Starting Friday, holding a cell phone while you drive becomes an enforceable offense in Virginia.
The total-ban bill became law July 1, but Gov. Ralph Northam delayed its enforcement until Jan. 1, 2021 in order to educate the public about the new rules. Texting and emailing while driving are both already against the law in Virginia.
Violating the ban is considered a traffic infraction punishable by a fine of $125 for the first offense and $250 for subsequent offenses. If a violation occurs in a highway work zone, there is a mandatory $250 fine.
Exceptions include first responders on duty; anyone parked or stopped (yes, that includes stoplights); anyone reporting an emergency; amateur or citizens-band radio users; and Virginia Department of Transportation safety service patrol drivers and traffic incident management crews.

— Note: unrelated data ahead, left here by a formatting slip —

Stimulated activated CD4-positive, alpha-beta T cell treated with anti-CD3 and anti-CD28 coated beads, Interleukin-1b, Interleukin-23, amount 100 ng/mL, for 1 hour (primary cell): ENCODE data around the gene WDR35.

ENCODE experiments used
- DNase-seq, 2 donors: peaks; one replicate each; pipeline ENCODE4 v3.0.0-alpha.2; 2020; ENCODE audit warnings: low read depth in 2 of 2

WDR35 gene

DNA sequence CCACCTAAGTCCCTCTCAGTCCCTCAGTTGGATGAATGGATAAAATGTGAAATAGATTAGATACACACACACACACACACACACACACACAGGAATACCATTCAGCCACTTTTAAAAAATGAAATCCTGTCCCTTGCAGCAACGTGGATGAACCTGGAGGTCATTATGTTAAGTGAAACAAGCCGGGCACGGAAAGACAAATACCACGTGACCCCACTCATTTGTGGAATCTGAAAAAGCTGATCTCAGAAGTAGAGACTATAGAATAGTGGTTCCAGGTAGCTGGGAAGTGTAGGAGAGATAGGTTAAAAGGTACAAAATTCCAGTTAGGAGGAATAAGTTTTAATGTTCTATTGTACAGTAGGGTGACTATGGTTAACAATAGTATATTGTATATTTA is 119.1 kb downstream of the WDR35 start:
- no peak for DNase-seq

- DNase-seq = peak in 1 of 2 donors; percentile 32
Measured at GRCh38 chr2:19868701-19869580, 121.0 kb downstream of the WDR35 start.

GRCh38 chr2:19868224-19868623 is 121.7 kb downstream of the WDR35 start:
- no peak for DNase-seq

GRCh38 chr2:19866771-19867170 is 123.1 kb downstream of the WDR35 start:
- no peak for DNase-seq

Virginia joins Maryland and D.C. in banning all use of handheld electronic devices while driving. Maryland's law went into effect in 2013 and D.C. passed its ban back in 2004.
In 2018, 15% of all fatal crashes in Virginia were distraction-related, with Prince William County leading the state for distracted-driving fatalities, followed by Fairfax, Fauquier and Stafford counties, according to DRIVE SMART Virginia, a non-profit driver safety organization. Fairfax County topped the list for total distracted driving crashes with injuries, with Prince William County second.
Under the new law, you can still talk on your cell phone when you’re driving, but must use hands-free technology. Drivers pulled over under the new law won’t have to hand their device over to police. What you’re doing on your cell phone is irrelevant, police say, it’s the act of holding while driving that’s illegal.
For more information about the ban, see phonedown.org.